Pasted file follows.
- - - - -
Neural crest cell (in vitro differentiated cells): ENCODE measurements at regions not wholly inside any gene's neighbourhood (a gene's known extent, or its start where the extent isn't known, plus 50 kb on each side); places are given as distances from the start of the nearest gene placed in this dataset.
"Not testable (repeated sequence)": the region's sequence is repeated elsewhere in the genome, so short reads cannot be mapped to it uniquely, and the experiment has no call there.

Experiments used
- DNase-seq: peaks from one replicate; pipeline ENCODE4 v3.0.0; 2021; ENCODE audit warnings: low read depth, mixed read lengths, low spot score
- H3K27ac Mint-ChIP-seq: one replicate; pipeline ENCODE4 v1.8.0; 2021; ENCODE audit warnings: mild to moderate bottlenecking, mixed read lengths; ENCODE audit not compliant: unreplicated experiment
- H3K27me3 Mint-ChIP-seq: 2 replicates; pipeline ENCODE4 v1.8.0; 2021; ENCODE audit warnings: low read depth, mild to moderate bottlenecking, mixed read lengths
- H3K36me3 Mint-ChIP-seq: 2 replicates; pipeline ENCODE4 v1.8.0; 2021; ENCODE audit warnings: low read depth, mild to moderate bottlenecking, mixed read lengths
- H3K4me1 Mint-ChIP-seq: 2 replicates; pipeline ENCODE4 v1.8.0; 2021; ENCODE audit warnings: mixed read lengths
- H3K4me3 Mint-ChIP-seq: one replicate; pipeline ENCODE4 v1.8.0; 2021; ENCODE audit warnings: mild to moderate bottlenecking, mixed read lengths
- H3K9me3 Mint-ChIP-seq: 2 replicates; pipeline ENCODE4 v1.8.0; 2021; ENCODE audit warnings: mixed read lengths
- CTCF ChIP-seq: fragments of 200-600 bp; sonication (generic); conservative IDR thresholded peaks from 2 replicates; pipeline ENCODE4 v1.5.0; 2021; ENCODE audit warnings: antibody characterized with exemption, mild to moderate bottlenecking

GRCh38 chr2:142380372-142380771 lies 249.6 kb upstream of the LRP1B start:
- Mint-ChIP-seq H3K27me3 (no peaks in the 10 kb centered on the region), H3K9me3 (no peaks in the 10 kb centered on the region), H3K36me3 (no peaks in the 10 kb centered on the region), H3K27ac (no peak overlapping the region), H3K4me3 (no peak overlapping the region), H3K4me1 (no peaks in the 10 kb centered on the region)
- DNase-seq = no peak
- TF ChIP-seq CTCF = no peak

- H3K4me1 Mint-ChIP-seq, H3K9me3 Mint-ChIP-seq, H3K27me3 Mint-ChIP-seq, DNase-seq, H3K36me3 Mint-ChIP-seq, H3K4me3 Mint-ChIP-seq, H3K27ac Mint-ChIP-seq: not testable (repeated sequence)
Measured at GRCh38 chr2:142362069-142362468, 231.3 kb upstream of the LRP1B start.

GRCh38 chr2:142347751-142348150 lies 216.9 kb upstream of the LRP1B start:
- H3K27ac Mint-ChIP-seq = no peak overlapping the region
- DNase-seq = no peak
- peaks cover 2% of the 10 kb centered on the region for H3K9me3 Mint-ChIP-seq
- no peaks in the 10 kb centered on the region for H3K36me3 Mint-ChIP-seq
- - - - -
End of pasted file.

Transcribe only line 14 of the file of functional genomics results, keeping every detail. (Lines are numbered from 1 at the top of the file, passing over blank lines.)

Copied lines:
- DNase-seq = no peak